How do you have a meaningful conversation with someone who views Christian views on sexuality intolerant or old fashioned?

Sam, the topic of sexuality can be very tense when it comes up in modern culture. The graduate research group I am in occasionally brings up these issues and they know I am Christian, so when they ask me directly I try to say something unexpected like “Actually, Jesus says there is no sex in Heaven. What do you think of that?” I hope that those kinds of statements act as icebreakers and help the conversation remain meaningful.

What wisdom would you offer on how to make these types of conversations meaningful with people who view your position as intolerant or old fashioned?


Dear Sean,

Thanks for such a great question!

I think your approach is the right one – to say something surprising that will take the conversation forward in a way that is unexpected but also constructive. I hadn’t thought of that response before about there being no sex in the age to come, but like it. It immediately indicates that however good a gift sex may be in this life (in the appropriate context), it is not ultimate: we will spend eternally happily without it. Part of the reason for this, of course, is that God has given us the gift of sexuality in order to show us something of his own love for us. It is not for nothing that God often describes himself in Scripture as a husband or groom. It is one of the primary categories for how we are to understand and relate to him. We are not just his people, but his Bride. Our human, earthly marriages are therefore a signpost to and anticipation of this ultimate heavenly union. When we have that relationship in all its perfected fulness, we will no longer need the signpost.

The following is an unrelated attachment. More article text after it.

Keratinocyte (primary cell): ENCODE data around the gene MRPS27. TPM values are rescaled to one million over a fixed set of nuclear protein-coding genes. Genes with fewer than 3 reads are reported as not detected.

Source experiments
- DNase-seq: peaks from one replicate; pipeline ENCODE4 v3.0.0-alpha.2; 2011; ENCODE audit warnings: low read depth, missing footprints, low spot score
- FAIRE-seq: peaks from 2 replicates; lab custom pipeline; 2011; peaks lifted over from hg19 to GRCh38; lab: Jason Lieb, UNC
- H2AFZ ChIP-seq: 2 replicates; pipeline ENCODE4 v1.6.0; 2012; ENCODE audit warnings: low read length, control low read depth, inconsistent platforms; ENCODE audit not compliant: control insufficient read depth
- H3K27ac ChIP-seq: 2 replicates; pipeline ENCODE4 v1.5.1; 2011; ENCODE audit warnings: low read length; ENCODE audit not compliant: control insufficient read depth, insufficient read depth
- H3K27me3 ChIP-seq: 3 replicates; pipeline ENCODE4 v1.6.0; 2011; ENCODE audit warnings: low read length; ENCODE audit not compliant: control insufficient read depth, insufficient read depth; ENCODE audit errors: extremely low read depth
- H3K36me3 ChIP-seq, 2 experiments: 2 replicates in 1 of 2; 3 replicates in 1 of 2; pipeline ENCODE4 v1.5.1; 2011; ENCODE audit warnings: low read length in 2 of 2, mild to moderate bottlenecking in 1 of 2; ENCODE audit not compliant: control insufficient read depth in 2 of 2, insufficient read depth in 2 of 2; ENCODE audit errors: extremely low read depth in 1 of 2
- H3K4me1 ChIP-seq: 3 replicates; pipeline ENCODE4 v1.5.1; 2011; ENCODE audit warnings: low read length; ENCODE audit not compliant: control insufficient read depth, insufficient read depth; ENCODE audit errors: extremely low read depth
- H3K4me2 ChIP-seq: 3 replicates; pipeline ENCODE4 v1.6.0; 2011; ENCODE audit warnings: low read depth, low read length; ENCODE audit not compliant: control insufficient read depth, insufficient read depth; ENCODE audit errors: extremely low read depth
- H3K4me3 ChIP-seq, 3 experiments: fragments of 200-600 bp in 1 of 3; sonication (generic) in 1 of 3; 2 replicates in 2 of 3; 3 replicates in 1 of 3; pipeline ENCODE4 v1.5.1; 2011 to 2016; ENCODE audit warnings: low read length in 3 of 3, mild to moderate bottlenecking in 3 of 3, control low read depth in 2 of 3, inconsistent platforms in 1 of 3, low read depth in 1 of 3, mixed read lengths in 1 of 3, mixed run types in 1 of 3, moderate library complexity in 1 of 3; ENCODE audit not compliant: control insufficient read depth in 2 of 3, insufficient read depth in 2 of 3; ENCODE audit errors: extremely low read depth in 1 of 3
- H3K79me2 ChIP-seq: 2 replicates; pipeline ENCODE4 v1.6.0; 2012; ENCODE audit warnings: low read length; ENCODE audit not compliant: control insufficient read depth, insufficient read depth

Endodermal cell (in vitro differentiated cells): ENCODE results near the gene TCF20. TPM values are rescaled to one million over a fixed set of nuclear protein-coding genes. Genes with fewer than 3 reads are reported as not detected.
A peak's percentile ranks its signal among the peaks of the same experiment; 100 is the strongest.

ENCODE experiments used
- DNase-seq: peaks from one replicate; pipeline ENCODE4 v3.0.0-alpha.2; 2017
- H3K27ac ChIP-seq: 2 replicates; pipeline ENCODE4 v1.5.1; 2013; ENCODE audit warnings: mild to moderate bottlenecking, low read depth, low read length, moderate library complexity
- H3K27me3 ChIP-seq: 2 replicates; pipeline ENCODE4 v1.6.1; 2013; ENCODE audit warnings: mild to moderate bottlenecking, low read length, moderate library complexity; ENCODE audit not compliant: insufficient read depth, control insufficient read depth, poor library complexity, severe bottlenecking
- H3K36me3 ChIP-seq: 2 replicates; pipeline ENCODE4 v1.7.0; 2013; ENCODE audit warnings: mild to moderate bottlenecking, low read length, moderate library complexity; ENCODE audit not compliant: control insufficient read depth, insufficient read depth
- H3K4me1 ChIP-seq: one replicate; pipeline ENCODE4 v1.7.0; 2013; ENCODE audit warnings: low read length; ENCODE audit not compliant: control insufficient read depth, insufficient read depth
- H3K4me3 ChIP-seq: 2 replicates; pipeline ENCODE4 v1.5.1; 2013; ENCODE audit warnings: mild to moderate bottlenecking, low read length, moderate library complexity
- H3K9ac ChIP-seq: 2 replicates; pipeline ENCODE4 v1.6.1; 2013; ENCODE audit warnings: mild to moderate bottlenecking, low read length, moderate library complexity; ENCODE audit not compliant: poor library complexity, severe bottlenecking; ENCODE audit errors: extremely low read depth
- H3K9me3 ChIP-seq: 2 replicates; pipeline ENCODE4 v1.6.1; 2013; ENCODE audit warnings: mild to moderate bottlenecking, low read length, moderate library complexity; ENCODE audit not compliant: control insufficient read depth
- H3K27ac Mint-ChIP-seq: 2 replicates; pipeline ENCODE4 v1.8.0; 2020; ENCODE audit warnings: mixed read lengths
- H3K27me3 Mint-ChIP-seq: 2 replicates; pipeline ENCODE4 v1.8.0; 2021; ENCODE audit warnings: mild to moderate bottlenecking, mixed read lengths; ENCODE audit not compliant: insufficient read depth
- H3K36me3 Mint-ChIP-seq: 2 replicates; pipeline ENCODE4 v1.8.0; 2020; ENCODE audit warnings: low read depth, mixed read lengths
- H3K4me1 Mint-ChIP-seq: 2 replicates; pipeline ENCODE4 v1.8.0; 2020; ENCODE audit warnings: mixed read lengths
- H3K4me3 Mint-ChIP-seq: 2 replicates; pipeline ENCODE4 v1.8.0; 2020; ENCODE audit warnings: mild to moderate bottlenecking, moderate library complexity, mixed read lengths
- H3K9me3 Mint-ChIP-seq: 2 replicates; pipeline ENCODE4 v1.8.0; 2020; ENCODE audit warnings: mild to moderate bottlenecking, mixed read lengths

The other great thing about your response is that it is a general comment. It is not saying anything specifically about LGBT+ people. This is very important, I think. So often, when Christians say something specific about same-sex relationships it is (mis)heard as being an attempt to single certain people and certain sexualities out for special condemnation. I think it is often more profitable to talk about sexuality in broader categories and to show something of what the message of Jesus means for all people in this aspect of life. I often encourage Christians not to say to someone what they can’t say to everyone – in other words, to show how the gospel levels the playing field and challenges all of us before moving on to how it challenges particular people in particular ways. (I say more about that here:

I hope that helps. Every blessing,